But the state’s unemployment rate continued to fall in October, going to 3.3 percent from 3.6 percent in September. At 3.3 percent, the state’s unemployment rate is within the range economists think of as “full employment,” when everyone who wants a job can find one in a reasonable period of time. It’s the lowest unemployment rate recorded in the state since April 2001.

Job gains occurred in the Professional, Scientific and Business Services, Manufacturing, and Other Services sectors, according to the state.

Local jobless rates for October won’t be available for a few weeks. But in September, the unemployment rate in the city of Springfield fell to 6.3 percent, the lowest level in nearly a decade, according to the state Executive Office of Labor and Workforce Development.

Springfield’s unemployment rate was last this low in December of 2007, nearly nine years ago and prior to the Great Recession.

Nationally, the unemployment rate was 4.9 percent in October.

Unemployment rates are derived from a survey of households. Jobs numbers come from a survey of employers and are revised based on payroll tax data because the survey can sometimes miss startups and fast-growing but small companies.

Details of the October state report:

  • Jobs on the month: Massachusetts lost 5,500 jobs in the month.
  • Jobs in September: The state gained 8,100 jobs in September compared to the previously published 5,100 job gain estimate.
  • Jobs on the year: Year-to-date, Massachusetts has added 61,300 jobs.
  • Unemployment rate: At 3.3 percent, the seasonally adjusted unemployment rate is down 1.5 percent over the year from 4.8 percent in October 2015.
  • Fewer unemployed: There are 55,400 fewer unemployed residents and 100,700 more employed residents over the year compared to October 2015.
  • Labor force participation rate: The total number of residents 16 or older who worked or were unemployed and actively sought work in the last four weeks is 64.9 percent, down one-tenth of a percentage point over the month. Over the year, the labor force participation rate has increased three-tenths of a percentage point compared with October 2015.
  • Since the Great Recession: Since the unemployment rate peaked at 8.8 percent in September 2009, there are now 327,100 more residents employed and 186,800 fewer residents unemployed as the labor force increased by 140,400.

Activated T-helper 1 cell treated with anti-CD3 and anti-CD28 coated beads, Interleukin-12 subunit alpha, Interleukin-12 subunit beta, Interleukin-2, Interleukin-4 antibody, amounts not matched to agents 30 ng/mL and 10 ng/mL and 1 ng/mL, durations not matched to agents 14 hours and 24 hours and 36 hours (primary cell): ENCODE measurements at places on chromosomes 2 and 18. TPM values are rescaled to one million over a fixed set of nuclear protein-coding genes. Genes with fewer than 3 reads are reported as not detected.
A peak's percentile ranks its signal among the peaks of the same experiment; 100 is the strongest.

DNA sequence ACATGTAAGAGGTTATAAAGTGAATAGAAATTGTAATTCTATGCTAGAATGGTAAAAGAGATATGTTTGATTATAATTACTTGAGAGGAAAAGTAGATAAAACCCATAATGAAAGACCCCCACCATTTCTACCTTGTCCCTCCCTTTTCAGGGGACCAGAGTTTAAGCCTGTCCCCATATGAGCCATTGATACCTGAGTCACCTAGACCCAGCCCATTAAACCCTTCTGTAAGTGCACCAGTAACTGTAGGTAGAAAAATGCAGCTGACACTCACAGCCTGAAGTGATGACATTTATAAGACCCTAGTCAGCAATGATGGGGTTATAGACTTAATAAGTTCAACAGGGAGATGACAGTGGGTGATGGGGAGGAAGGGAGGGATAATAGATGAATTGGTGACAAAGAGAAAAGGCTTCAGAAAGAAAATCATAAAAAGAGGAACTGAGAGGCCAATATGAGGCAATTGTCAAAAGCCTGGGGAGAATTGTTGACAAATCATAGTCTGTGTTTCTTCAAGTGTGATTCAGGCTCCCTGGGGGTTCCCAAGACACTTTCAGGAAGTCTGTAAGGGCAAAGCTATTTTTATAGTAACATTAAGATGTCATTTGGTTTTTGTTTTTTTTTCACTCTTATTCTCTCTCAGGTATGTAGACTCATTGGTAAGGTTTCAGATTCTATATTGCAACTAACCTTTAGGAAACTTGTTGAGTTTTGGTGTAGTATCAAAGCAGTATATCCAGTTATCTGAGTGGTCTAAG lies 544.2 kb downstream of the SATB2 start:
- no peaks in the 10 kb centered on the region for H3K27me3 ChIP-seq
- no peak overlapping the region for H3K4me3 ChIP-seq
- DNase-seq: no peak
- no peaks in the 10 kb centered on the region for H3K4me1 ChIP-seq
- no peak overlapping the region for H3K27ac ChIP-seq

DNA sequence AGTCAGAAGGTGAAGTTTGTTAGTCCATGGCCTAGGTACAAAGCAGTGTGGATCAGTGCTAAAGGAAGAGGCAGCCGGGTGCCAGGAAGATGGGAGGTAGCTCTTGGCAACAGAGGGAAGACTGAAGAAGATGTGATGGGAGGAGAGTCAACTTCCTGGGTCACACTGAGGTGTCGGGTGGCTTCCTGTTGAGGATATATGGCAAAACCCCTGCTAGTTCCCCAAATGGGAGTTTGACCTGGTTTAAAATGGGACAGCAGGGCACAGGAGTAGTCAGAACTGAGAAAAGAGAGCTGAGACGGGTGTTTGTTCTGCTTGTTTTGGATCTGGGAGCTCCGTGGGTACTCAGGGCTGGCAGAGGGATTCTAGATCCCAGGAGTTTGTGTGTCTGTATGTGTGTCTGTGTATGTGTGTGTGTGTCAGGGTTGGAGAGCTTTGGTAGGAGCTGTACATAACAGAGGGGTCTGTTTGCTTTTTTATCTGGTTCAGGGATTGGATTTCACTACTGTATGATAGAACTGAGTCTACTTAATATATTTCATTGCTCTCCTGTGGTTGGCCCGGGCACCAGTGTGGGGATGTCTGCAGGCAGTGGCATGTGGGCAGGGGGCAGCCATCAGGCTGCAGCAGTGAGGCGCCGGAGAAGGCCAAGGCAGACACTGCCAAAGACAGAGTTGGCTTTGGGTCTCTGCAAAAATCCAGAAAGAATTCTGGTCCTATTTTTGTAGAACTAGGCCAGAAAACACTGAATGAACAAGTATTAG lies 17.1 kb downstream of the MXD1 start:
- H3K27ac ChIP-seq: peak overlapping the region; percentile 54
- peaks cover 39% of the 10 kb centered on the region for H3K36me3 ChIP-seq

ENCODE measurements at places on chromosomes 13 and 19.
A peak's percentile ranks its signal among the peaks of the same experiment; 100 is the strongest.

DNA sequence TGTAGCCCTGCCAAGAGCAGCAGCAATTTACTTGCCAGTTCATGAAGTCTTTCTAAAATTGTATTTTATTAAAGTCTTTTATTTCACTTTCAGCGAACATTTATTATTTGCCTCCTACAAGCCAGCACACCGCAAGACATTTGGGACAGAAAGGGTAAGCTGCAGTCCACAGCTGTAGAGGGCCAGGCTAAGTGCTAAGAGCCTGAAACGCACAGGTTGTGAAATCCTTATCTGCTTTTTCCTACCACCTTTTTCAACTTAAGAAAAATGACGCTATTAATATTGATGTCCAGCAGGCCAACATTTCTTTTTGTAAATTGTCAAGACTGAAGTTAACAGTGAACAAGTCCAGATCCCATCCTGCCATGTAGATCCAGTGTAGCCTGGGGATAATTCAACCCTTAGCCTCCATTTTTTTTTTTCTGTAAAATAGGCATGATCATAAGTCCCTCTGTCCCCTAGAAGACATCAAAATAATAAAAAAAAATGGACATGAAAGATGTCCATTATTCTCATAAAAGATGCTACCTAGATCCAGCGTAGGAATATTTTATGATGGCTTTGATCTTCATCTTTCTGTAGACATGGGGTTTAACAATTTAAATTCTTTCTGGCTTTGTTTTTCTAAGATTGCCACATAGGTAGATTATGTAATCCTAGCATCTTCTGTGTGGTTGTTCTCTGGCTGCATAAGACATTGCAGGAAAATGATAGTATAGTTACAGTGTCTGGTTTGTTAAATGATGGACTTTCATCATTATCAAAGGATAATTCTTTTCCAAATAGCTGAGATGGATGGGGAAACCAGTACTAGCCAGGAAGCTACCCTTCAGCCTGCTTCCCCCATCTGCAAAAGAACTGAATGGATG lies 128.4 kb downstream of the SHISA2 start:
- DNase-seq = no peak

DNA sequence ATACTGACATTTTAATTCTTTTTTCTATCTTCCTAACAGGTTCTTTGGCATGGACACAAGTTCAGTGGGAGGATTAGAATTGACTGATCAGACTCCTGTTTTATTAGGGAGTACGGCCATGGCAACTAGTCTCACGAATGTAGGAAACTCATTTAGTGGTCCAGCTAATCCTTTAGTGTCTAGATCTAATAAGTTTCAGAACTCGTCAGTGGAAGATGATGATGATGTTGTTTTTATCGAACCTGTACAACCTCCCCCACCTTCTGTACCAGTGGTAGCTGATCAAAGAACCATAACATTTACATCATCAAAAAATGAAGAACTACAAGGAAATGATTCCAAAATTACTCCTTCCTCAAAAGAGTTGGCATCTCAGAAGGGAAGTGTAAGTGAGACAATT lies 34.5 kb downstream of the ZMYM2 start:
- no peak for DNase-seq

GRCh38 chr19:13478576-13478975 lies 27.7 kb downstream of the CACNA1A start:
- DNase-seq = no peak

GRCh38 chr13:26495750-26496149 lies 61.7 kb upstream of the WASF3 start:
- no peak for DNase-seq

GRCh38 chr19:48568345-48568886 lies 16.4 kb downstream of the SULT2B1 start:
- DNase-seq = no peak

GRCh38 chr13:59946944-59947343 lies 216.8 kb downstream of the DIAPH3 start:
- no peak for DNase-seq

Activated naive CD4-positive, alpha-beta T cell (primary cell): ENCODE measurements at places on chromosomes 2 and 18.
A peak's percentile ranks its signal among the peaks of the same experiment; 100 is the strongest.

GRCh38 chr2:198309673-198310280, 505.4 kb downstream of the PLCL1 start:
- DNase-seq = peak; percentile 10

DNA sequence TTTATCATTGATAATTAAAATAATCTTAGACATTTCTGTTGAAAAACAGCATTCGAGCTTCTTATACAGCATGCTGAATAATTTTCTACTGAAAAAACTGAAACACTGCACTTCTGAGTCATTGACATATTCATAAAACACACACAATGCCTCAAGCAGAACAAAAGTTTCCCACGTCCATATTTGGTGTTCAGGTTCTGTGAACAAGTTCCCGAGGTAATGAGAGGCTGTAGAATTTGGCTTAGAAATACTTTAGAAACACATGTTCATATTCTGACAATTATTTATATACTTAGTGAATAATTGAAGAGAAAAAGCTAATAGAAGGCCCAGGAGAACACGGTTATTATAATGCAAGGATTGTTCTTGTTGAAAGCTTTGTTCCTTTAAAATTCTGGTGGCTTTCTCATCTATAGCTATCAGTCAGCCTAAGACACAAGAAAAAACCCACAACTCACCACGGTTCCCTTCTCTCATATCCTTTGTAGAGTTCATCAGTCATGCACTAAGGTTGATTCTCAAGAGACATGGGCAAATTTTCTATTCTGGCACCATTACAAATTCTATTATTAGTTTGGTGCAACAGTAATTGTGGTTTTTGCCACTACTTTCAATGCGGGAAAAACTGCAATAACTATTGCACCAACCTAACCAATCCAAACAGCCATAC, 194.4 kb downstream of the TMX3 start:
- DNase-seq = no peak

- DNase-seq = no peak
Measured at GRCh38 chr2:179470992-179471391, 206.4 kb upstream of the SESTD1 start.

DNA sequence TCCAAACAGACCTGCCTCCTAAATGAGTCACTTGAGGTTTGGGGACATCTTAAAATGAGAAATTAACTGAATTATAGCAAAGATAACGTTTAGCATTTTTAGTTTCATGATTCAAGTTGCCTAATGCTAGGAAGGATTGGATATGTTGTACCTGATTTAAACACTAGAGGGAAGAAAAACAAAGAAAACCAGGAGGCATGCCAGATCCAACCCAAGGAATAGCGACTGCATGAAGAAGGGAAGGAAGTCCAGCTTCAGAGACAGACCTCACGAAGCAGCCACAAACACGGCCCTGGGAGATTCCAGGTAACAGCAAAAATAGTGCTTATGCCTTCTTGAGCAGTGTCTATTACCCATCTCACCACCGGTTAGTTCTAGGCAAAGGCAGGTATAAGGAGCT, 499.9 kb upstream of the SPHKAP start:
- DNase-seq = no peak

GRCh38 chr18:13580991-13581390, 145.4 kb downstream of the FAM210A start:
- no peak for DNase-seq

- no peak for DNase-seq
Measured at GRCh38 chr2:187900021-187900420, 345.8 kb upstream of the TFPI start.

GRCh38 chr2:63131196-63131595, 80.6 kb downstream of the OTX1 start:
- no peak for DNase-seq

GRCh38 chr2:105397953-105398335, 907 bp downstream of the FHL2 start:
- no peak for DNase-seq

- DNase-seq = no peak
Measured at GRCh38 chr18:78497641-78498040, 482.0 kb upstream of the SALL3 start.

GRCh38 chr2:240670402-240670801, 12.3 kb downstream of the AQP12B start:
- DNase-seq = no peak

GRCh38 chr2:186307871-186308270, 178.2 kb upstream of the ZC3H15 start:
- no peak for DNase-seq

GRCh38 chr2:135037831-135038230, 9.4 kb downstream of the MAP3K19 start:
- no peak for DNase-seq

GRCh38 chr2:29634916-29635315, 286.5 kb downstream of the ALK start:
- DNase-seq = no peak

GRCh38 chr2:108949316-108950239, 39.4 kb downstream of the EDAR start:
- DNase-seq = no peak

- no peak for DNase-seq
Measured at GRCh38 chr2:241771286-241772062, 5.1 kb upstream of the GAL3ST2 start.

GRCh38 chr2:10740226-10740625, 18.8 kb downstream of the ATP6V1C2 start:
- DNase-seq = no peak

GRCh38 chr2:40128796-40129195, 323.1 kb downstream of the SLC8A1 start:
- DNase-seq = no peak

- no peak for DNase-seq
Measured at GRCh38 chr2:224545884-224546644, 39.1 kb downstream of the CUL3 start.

Job gains and losses by sector of the economy:

  • Professional, Scientific and Business Services gained 1,700 (+0.3%) jobs over the month. Over the year, Professional, Scientific and Business Services added 18,100 (+3.4%) jobs.
  • Other Services added 1,400 (+1.0%) jobs over the month. Over the year, Other Services was down 1,000 (-0.7%) jobs.
    Manufacturing added 100 (0.0%) jobs over the month. Over the year, Manufacturing gained 1,100 (+0.4%) jobs.
  • Education and Health Services lost 4,100 (-0.5%) jobs over the month. Over the year, Education and Health Services gained 22,800 (+3.0%) jobs.
  • Trade, Transportation and Utilities lost 2,400 (-0.4%) jobs over the month. Over the year, Trade, Transportation and Utilities added 3,600 (+0.6%) jobs.
  • Leisure and Hospitality lost 1,600 (-0.4%) jobs over the month. Over the year, Leisure and Hospitality added 8,500 (+2.4%) jobs.
  • Financial Activities lost 900 (-0.4%) jobs over the month. Over the year, Financial Activities gained 2,700 (+1.2%) jobs.
  • Information lost 300 (-0.3%) jobs over the month. Over the year, Information added 300 (+0.3%) jobs.
  • Construction lost 100 (-0.1%) jobs over the month. Over the year, Construction has gained 10,200 (+7.3%) jobs.
    Government added 700 (+0.2%) jobs over the month. Over the year, Government gained 5,200 (+1.2%) jobs.